Wednesday, February 17, 2010

Your Wednesday Tea Break (3 from the 80s)

Sure, most of the great rock songs came from the 50s and 60s -- but not all of them. Here, for your Wednesday Tea Break, are three examples that show there was some good rock 'n roll produced ...even in the 80s!

The first is Jefferson Starship's "We Built This City" from their 1985 album, "Knee Deep in the Hoopla." It has been mocked by a few bluenoses for it's "corporate-rock commercialism" but it is actually a tuneful, fun song that recalls the heyday of rock radio stations broadcasting to teen audiences that couldn't get enough. (In my case, those stations were KIMN in Denver and, late at night, KOMA way down in Oklahoma City.) The song features the vocals of Mickey Thomas and the always lovely, though always loopy, Grace Slick.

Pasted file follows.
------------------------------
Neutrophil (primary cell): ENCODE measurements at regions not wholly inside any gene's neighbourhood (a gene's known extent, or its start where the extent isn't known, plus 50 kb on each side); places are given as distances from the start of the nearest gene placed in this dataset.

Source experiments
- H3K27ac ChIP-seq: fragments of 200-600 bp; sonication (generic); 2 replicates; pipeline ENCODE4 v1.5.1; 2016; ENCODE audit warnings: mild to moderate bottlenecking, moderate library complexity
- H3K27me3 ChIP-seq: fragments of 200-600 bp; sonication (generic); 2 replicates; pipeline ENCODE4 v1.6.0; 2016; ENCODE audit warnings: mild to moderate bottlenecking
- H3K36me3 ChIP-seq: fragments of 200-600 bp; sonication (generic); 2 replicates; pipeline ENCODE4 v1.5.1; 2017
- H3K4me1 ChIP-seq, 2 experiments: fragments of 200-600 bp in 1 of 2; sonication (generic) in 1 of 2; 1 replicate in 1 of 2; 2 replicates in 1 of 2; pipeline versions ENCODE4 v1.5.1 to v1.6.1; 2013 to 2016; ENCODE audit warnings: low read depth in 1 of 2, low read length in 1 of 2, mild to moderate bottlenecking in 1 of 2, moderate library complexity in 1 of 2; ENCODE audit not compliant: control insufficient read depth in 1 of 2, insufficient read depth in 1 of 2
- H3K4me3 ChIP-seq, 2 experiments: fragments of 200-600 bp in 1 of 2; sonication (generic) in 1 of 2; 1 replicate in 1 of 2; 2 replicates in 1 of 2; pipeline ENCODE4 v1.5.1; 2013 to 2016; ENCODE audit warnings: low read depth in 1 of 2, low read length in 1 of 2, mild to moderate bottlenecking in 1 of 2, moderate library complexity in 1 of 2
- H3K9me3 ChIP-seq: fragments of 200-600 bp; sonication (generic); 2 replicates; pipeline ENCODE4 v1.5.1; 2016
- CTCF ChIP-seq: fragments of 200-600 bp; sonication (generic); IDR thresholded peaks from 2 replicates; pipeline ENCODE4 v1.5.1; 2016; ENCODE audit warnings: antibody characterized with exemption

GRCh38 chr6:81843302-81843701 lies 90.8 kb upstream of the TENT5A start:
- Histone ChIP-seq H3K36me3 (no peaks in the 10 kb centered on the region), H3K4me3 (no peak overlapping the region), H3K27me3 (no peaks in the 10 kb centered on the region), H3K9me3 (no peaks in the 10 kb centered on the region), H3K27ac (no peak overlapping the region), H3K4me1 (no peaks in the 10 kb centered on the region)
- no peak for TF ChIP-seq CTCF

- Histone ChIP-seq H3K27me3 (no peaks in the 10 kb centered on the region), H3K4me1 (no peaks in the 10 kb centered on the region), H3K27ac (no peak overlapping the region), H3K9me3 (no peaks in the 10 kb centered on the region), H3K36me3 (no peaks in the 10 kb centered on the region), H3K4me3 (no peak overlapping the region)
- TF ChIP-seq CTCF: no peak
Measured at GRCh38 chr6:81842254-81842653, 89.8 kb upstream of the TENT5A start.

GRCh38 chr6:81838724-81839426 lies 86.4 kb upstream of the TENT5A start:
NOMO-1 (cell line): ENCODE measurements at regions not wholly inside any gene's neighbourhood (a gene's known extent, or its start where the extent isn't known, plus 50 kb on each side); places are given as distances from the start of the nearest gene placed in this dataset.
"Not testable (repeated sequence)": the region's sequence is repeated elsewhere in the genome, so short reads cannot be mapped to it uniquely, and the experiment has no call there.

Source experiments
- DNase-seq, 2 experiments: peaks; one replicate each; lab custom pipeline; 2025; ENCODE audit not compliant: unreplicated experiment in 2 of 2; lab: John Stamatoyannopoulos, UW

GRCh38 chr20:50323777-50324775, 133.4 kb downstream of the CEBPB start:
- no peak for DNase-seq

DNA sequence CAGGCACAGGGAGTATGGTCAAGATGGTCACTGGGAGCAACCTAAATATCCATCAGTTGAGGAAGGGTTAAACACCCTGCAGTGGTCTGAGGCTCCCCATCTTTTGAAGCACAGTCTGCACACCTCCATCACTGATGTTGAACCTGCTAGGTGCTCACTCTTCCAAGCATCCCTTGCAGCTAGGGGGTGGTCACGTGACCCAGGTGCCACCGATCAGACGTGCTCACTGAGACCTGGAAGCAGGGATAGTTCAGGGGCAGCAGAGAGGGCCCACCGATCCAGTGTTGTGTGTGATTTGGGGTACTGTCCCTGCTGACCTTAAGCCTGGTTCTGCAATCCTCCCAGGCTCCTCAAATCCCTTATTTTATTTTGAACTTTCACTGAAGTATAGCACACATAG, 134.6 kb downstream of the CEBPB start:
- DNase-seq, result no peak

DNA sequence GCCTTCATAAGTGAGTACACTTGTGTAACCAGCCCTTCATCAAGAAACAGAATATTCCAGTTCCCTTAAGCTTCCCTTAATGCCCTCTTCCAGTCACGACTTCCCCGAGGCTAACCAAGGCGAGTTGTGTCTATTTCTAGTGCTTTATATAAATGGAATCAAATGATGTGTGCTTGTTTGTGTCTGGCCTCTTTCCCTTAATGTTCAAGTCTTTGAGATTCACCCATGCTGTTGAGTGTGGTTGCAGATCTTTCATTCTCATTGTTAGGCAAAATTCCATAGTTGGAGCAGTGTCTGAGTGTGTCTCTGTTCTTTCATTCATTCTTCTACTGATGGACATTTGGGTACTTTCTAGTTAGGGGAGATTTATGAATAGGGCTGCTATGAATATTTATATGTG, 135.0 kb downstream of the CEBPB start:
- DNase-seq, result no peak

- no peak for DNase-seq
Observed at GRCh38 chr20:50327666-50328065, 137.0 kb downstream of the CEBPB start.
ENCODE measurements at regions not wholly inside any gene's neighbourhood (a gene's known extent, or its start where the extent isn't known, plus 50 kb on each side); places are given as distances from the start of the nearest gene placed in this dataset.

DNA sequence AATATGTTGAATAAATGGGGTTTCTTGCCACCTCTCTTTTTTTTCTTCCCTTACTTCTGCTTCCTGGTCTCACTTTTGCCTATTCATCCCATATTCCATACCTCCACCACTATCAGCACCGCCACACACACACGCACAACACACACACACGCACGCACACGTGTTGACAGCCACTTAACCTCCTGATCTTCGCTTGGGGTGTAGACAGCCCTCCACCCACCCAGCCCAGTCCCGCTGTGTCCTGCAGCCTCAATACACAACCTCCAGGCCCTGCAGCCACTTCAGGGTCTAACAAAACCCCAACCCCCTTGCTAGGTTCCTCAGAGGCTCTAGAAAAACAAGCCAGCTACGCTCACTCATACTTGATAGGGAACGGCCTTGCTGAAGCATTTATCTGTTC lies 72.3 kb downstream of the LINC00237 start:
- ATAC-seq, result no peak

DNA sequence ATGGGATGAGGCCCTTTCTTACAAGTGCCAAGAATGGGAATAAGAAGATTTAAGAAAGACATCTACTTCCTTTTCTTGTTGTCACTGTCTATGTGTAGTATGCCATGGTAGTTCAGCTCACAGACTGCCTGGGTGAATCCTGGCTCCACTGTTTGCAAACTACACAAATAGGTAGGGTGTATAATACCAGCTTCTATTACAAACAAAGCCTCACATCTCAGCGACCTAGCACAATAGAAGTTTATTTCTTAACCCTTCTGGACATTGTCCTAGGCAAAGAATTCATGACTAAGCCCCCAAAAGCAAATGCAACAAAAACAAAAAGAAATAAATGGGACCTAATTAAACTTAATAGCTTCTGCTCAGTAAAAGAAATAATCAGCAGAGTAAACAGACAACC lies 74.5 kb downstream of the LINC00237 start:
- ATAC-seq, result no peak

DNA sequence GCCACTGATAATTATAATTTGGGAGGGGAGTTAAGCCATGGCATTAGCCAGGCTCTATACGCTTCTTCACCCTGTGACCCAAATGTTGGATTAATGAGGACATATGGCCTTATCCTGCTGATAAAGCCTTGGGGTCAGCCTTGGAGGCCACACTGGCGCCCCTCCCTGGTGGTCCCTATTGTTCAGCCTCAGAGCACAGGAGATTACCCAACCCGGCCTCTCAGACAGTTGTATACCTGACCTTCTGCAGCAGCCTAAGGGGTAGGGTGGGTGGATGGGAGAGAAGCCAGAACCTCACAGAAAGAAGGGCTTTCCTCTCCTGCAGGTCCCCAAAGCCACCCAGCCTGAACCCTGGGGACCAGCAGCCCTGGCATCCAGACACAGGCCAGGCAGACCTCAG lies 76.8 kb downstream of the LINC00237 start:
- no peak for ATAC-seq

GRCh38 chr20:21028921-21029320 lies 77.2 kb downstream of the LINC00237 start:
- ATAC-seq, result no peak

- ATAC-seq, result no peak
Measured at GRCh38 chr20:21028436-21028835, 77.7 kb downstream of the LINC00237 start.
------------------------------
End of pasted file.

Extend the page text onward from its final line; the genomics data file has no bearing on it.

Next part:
Another artist from the 80s that has been the target of sneering snobs is Rick Astley. Why? He made good music: soulful, melodic and in the tradition of classic rock. He didn't do leftist political stuff; he wasn't nasty; he didn't depend on clash or pyrotechnics. Worse yet, he was popular. And that's the one thing the preening poseurs just can't abide. But don't let the the editors of Rolling Stone (or the weird bunch who run the sophomoric Rock and Roll Hall of Fame) set your playlist. Go for talent. And dance-ability. And fun. The example I post here is a live performance of Astley's emotional ballad, "Cry for Help."

And finally, a fellow who certainly knew how to make terrific rock music in the 80s according to the traditions of the 60s -- because he did both, is Paul McCartney. The song is "No More Lonely Nights" which gave a dreamy musical conclusion to one of the three best rock movies ever made, "Give My Regards to Broad Street."